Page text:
Protecting Migrant Domestic Workers

ilo-migrant-domestic-workers-coverThis report is published by the International Labor Organization (ILO) through its Global Action Programme on Migrant Domestic Workers and Their Families.

From the Summary: Worldwide, an estimated 67 million people over the age of 15 are domestic workers. Of those, 83 per cent are women. Among the world’s domestic workers, many millions have migrated from their homes to another country for work. Due to the fact that domestic work is carried out in the employer’s house and to the nature of the tasks performed, it is often associated with women’s unpaid work. Most domestic work remains informal, performed outside of labour and social protection regulations. Non-compliance is decreasing but still high. Domestic work remains one of the least protected sectors under national labour laws and it suffers from particularly poor monitoring and implementation of existing laws.1 Migrant domestic workers (MDWs) are even less protected by the law. Migrant domestic workers are vulnerable to human rights abuses, due to inequalities determined by gender, race, ethnicity, national origin and social status.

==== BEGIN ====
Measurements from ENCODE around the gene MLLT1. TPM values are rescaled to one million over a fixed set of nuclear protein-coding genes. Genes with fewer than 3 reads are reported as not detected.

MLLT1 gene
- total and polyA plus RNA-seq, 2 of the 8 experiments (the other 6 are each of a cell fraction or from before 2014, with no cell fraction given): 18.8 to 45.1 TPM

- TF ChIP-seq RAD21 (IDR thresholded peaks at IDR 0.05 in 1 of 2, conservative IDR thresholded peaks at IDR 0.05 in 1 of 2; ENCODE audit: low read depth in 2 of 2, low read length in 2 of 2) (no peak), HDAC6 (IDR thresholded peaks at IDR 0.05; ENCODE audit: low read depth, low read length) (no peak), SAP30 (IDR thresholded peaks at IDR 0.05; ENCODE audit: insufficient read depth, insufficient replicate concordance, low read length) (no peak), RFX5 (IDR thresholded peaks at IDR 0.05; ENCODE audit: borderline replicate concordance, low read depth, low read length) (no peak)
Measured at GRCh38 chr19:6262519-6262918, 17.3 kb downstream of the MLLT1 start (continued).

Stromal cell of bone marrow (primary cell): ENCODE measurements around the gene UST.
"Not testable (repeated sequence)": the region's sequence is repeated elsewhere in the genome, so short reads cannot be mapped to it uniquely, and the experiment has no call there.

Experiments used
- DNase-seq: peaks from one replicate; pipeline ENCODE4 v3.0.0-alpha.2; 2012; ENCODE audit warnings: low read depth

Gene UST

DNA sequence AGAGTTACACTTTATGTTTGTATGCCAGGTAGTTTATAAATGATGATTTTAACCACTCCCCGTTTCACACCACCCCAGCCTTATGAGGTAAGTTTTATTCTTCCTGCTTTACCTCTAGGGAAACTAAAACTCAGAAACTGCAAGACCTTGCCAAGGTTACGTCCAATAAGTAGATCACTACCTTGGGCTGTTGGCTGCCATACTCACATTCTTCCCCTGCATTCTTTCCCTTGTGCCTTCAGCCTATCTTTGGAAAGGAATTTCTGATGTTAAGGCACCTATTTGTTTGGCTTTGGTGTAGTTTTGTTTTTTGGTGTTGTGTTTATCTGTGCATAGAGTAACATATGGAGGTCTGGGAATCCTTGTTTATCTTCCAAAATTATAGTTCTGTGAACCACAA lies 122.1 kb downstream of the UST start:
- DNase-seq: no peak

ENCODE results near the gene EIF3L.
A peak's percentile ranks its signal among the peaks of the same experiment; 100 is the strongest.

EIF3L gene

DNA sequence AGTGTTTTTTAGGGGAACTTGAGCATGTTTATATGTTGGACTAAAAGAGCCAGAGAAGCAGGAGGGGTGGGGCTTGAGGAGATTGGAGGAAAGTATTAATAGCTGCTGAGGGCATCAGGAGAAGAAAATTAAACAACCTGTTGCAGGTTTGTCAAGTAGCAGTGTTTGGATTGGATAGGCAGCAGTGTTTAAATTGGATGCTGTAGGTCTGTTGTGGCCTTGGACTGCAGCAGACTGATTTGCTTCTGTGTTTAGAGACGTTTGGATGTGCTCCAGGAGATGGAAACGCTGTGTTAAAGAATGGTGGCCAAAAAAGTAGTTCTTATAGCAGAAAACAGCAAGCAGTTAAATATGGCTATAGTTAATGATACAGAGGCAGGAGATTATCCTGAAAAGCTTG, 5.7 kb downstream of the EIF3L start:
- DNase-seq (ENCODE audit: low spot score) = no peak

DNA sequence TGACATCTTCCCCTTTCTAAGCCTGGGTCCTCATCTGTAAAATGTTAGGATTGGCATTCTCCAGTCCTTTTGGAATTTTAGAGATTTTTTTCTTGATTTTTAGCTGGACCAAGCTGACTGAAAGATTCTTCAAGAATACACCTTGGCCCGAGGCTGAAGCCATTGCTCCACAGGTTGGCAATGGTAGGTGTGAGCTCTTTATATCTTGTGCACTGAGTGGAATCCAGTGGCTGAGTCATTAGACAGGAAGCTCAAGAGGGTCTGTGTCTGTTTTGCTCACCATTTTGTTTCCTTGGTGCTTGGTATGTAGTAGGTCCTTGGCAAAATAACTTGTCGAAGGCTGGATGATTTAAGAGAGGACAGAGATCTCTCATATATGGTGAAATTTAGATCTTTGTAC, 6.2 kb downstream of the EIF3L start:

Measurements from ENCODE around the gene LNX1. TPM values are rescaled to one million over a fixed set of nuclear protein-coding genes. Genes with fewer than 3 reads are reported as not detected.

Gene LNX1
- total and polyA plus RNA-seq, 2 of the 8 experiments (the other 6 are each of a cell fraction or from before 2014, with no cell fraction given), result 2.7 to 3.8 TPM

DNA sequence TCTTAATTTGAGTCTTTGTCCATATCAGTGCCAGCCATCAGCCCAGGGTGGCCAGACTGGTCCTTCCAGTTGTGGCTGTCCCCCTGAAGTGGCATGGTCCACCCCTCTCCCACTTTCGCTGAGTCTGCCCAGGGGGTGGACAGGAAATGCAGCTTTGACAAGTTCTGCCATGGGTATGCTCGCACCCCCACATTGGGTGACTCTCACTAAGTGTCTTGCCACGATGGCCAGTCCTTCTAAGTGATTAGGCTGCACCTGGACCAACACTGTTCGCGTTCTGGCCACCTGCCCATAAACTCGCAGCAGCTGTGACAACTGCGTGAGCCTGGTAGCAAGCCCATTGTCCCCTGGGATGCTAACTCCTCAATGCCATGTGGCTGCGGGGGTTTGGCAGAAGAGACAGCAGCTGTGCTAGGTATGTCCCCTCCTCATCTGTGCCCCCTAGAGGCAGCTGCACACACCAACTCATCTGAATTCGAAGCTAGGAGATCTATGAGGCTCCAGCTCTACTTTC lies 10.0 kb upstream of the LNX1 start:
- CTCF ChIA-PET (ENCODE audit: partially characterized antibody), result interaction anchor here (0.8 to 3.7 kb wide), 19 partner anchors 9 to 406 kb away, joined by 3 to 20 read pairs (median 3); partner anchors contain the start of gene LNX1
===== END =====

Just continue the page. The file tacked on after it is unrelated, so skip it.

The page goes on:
You can download the entire report here.

Click here to see more information on the Global Action Programme and to view other reports.

Progress for Domestic Workers, But More Needed

In the five years since the International Labour Organization adopted Convention 189 on Domestic Workers, governments in nearly 50 countries have updated their legislation to provide better employment protection for domestic workers, and 22 countries have already ratified the Convention.

An estimated 15 million workers now have improved rights and protections at work, included the right to at least one day off per week, doubling or even tripling of the applicable minimum wage as well as access to social protection. Dozens of new unions for domestic workers have been formed since 2011, with a total membership of some 100,000.

Sharan Burrow, ITUC General Secretary, said: “The success of the campaign for domestic workers’ rights so far has been founded on an effective combination of organising and mobilising with action to achieve legislative change and the setting of the new global standard at the ILO. There remains much to be done, but the power of domestic workers is here to stay.”

Madagascar, Senegal and Spain are expected to join the list of countries which have ratified the ILO Convention, with Oman planning to extend rights and protections. Similar steps are expected in Bahrain, a country not usually noted for respecting workers’ rights. Draft domestic workers’ laws have been developed in India and Indonesia, and alliances of domestic workers, their unions and other allies are pressing for adoption of these laws by 2018.